We parked 2-3 miles away from our check point for tickets. As we hopped off the mini-coach, we were handed our silver tickets, allowing us entry into the lamest part of ticket holders. Once that was settled, we started the walk, eventually running into one of the most hectic crowds I've ever been thrown into in my life, and all I could think of was, "Only for Barack Obama would I be doing this." I stared down at the ground, following John's legs for the most part, because looking up just got confusing. The streets were packed with people, police, cars and yelling. You literally had to push yourself everywhere and be rude if you wanted to keep up with the group and get out alive - and I'm totally not used to that. I hate crowds, I hate being around too many people, I hate  being rude, but it had to be done.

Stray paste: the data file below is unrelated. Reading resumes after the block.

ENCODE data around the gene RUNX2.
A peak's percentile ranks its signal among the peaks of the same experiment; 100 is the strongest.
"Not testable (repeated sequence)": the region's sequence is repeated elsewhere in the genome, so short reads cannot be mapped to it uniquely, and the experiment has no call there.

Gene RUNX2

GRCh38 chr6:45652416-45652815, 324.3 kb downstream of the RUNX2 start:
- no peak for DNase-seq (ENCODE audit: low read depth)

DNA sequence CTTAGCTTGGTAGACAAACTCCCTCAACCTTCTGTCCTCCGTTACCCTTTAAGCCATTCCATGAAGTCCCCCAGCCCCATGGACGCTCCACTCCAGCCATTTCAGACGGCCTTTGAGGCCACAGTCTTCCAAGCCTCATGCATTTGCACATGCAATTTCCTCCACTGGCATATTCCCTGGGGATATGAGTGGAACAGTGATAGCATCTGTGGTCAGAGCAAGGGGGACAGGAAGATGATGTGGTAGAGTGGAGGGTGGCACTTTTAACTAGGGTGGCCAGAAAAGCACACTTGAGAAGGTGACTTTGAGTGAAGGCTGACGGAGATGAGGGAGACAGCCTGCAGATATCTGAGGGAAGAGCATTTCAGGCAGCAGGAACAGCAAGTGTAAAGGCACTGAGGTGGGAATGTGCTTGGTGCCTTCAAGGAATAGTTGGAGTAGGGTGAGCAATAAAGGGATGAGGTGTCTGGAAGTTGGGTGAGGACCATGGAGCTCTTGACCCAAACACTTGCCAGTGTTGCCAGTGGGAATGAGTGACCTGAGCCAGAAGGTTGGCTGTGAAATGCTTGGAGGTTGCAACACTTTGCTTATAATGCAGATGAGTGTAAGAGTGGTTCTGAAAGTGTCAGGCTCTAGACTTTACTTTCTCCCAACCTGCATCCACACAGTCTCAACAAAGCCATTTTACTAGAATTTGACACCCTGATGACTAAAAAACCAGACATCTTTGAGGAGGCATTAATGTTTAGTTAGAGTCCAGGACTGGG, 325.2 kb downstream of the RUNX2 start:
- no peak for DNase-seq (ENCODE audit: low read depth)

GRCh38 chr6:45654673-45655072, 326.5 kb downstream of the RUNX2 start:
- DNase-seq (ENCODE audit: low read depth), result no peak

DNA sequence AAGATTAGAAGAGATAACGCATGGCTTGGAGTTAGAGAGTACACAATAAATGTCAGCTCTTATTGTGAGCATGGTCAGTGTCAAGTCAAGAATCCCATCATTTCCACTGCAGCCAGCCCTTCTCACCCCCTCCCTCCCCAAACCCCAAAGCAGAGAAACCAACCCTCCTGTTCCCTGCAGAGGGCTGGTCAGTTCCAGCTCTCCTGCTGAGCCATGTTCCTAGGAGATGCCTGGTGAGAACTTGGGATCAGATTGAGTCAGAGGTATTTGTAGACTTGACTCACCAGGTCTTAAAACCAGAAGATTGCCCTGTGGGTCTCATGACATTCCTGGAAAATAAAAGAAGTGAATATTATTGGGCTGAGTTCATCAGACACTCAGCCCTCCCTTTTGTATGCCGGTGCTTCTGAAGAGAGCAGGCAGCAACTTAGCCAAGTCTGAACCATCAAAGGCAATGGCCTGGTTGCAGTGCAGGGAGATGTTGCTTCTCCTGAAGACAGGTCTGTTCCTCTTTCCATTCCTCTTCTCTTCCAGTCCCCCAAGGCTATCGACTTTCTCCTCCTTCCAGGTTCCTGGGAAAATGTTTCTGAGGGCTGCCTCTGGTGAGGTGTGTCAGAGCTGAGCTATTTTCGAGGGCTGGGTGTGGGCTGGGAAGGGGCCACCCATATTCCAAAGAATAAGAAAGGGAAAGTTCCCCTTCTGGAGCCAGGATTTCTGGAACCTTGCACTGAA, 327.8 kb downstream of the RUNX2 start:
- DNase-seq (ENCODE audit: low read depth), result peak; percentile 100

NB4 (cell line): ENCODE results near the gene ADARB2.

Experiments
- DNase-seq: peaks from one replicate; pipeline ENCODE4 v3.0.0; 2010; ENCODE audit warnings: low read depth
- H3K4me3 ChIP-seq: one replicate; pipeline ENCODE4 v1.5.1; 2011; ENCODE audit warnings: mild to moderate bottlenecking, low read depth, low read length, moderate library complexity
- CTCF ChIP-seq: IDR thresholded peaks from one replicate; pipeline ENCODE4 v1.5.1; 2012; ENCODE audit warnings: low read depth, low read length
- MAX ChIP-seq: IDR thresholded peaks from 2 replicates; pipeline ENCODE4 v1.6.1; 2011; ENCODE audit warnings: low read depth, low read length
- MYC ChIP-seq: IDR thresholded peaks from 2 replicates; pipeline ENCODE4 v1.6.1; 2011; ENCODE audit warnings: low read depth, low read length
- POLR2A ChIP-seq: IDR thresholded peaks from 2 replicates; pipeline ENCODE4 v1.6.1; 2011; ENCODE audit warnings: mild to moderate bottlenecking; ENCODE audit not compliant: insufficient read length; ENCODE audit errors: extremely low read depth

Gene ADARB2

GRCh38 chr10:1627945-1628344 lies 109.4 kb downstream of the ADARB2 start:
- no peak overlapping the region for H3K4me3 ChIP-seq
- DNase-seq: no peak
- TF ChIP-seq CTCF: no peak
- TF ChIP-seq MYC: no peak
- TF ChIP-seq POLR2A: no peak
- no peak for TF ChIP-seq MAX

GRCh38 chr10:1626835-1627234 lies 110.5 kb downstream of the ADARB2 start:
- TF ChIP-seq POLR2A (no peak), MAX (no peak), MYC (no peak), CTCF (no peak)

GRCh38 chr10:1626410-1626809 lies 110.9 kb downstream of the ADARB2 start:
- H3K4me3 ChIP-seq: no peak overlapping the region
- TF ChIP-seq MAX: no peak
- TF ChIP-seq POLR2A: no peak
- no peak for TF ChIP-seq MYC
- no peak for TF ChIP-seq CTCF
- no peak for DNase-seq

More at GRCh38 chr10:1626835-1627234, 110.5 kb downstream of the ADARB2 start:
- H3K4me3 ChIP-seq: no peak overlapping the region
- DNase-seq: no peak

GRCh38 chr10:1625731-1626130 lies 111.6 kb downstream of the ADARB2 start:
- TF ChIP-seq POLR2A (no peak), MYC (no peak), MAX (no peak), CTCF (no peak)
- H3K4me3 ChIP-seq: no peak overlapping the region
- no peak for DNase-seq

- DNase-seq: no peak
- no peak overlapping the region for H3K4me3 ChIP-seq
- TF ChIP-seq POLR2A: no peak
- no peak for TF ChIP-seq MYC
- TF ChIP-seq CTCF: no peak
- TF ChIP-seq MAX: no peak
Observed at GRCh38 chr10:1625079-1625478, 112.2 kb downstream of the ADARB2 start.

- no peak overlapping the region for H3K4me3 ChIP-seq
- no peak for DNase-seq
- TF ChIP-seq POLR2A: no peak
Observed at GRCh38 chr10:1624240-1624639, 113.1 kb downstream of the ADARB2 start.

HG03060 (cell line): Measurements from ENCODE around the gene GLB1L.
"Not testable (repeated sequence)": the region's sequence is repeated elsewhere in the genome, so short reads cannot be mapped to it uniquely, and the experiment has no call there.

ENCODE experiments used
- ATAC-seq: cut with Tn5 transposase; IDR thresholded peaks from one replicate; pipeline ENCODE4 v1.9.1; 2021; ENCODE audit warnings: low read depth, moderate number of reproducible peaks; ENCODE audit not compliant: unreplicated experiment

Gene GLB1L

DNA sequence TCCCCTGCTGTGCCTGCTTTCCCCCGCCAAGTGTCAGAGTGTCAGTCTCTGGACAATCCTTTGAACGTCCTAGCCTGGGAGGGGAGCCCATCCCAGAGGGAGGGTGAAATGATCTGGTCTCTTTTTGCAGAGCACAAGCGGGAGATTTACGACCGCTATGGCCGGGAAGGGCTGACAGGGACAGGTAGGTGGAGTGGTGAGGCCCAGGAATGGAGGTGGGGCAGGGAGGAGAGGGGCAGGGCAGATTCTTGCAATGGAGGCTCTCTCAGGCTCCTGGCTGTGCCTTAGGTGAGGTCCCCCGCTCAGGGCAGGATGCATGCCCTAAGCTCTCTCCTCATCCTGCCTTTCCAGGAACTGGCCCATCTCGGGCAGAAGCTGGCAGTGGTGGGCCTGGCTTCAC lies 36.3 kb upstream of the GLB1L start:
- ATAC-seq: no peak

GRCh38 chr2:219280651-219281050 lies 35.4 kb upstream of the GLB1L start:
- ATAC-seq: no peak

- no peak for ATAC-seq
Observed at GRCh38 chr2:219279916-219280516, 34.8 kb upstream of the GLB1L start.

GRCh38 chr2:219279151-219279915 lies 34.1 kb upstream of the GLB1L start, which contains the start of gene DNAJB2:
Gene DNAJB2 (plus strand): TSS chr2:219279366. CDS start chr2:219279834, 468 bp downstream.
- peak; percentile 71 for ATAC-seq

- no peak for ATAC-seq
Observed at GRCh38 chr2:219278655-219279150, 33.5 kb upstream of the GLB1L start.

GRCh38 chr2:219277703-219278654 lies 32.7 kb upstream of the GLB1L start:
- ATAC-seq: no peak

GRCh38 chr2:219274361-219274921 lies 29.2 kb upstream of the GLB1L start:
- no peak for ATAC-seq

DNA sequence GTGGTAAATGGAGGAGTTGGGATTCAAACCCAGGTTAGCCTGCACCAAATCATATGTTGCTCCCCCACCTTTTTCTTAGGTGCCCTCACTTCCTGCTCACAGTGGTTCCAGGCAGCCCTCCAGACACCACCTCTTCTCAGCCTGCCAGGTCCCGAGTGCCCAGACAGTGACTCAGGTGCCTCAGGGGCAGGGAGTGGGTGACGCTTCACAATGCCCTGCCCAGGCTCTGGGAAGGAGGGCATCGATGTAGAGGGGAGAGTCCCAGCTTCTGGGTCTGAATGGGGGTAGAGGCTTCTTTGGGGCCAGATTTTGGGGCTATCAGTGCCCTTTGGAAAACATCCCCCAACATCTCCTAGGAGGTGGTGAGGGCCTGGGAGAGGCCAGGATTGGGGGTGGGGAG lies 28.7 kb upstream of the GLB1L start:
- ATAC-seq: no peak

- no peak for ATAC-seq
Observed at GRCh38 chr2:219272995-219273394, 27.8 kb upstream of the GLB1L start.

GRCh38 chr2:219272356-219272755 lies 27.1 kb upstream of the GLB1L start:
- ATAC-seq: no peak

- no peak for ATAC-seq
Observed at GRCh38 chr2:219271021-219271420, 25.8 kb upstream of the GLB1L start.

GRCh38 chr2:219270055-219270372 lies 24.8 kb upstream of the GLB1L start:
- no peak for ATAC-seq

Around 6:15am we lined up outside the Air and Space museum. This is when we realized Jenna lost her ticket somewhere amongst the crowd and there was no way of finding it or having it returned.

The line was beyond slow for what seemed like hours. Zach, Matt and Derek failed miserably to try and sell a free red poncho for $5, but it was pretty hilarious to watch. When the line started moving, we were merged with hundreds of other people all heading in the same spot, and eventually it became another mad crowd sprawl to get to the security gates. Security was the most pathetic thing I've ever encountered in my life. Warped Tour, as Zach said, had more security than this place. The guards asked for your jackets to be unzipped, they patted your rib cage, and sent you in. No ticket checking, no taking large bags or umbrellas, no asking for medical notes, no pocket checking. Jenna was able to sneak in without a ticket - which is good, in a way, because I know if I had been her I would've jumped off of a building.